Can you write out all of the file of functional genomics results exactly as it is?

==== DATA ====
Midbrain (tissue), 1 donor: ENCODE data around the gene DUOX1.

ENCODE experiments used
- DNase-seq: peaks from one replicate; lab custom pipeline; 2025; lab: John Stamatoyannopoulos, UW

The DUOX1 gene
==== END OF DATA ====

Midbrain (tissue), 1 donor: ENCODE data around the gene DUOX1.

ENCODE experiments used
- DNase-seq: peaks from one replicate; lab custom pipeline; 2025; lab: John Stamatoyannopoulos, UW

The DUOX1 gene